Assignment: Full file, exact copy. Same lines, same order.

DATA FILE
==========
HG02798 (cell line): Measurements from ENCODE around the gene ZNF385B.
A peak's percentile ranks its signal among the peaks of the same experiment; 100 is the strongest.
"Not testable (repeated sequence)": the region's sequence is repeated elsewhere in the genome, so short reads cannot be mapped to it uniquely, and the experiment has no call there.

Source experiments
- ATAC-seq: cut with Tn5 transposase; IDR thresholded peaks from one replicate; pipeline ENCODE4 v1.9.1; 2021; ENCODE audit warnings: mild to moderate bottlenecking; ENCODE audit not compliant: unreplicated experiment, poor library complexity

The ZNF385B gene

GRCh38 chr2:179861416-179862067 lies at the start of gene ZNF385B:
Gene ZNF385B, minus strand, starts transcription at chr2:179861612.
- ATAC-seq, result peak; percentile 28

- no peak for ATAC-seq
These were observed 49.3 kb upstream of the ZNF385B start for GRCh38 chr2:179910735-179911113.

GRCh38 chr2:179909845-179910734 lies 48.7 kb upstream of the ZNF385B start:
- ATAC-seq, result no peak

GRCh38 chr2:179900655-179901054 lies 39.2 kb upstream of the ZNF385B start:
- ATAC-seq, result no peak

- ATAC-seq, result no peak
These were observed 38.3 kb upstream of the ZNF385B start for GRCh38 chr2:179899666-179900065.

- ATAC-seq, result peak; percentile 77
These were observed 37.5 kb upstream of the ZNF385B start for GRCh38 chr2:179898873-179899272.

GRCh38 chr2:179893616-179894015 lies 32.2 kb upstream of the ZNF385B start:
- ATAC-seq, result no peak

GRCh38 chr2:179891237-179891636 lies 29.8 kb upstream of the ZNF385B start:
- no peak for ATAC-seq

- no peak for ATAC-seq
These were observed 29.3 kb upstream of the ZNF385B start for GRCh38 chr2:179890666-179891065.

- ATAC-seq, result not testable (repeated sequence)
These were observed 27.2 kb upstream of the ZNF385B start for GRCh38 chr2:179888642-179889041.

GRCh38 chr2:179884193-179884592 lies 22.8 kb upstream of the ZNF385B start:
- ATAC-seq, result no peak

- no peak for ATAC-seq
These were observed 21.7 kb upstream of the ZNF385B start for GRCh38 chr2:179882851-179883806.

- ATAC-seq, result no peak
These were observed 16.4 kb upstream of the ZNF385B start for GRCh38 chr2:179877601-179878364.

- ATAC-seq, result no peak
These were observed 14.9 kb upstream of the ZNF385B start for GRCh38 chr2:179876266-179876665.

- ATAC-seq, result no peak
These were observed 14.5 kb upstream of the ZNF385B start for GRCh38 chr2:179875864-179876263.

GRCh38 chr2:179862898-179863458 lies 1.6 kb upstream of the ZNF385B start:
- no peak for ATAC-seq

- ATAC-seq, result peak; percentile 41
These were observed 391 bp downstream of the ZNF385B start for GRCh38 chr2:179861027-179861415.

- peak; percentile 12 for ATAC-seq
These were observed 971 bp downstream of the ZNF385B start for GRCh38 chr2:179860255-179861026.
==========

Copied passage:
HG02798 (cell line): Measurements from ENCODE around the gene ZNF385B.
A peak's percentile ranks its signal among the peaks of the same experiment; 100 is the strongest.
"Not testable (repeated sequence)": the region's sequence is repeated elsewhere in the genome, so short reads cannot be mapped to it uniquely, and the experiment has no call there.

Source experiments
- ATAC-seq: cut with Tn5 transposase; IDR thresholded peaks from one replicate; pipeline ENCODE4 v1.9.1; 2021; ENCODE audit warnings: mild to moderate bottlenecking; ENCODE audit not compliant: unreplicated experiment, poor library complexity

The ZNF385B gene

GRCh38 chr2:179861416-179862067 lies at the start of gene ZNF385B:
Gene ZNF385B, minus strand, starts transcription at chr2:179861612.
- ATAC-seq, result peak; percentile 28

- no peak for ATAC-seq
These were observed 49.3 kb upstream of the ZNF385B start for GRCh38 chr2:179910735-179911113.

GRCh38 chr2:179909845-179910734 lies 48.7 kb upstream of the ZNF385B start:
- ATAC-seq, result no peak

GRCh38 chr2:179900655-179901054 lies 39.2 kb upstream of the ZNF385B start:
- ATAC-seq, result no peak

- ATAC-seq, result no peak
These were observed 38.3 kb upstream of the ZNF385B start for GRCh38 chr2:179899666-179900065.

- ATAC-seq, result peak; percentile 77
These were observed 37.5 kb upstream of the ZNF385B start for GRCh38 chr2:179898873-179899272.

GRCh38 chr2:179893616-179894015 lies 32.2 kb upstream of the ZNF385B start:
- ATAC-seq, result no peak

GRCh38 chr2:179891237-179891636 lies 29.8 kb upstream of the ZNF385B start:
- no peak for ATAC-seq

- no peak for ATAC-seq
These were observed 29.3 kb upstream of the ZNF385B start for GRCh38 chr2:179890666-179891065.

- ATAC-seq, result not testable (repeated sequence)
These were observed 27.2 kb upstream of the ZNF385B start for GRCh38 chr2:179888642-179889041.

GRCh38 chr2:179884193-179884592 lies 22.8 kb upstream of the ZNF385B start:
- ATAC-seq, result no peak

- no peak for ATAC-seq
These were observed 21.7 kb upstream of the ZNF385B start for GRCh38 chr2:179882851-179883806.

- ATAC-seq, result no peak
These were observed 16.4 kb upstream of the ZNF385B start for GRCh38 chr2:179877601-179878364.

- ATAC-seq, result no peak
These were observed 14.9 kb upstream of the ZNF385B start for GRCh38 chr2:179876266-179876665.

- ATAC-seq, result no peak
These were observed 14.5 kb upstream of the ZNF385B start for GRCh38 chr2:179875864-179876263.

GRCh38 chr2:179862898-179863458 lies 1.6 kb upstream of the ZNF385B start:
- no peak for ATAC-seq

- ATAC-seq, result peak; percentile 41
These were observed 391 bp downstream of the ZNF385B start for GRCh38 chr2:179861027-179861415.

- peak; percentile 12 for ATAC-seq
These were observed 971 bp downstream of the ZNF385B start for GRCh38 chr2:179860255-179861026.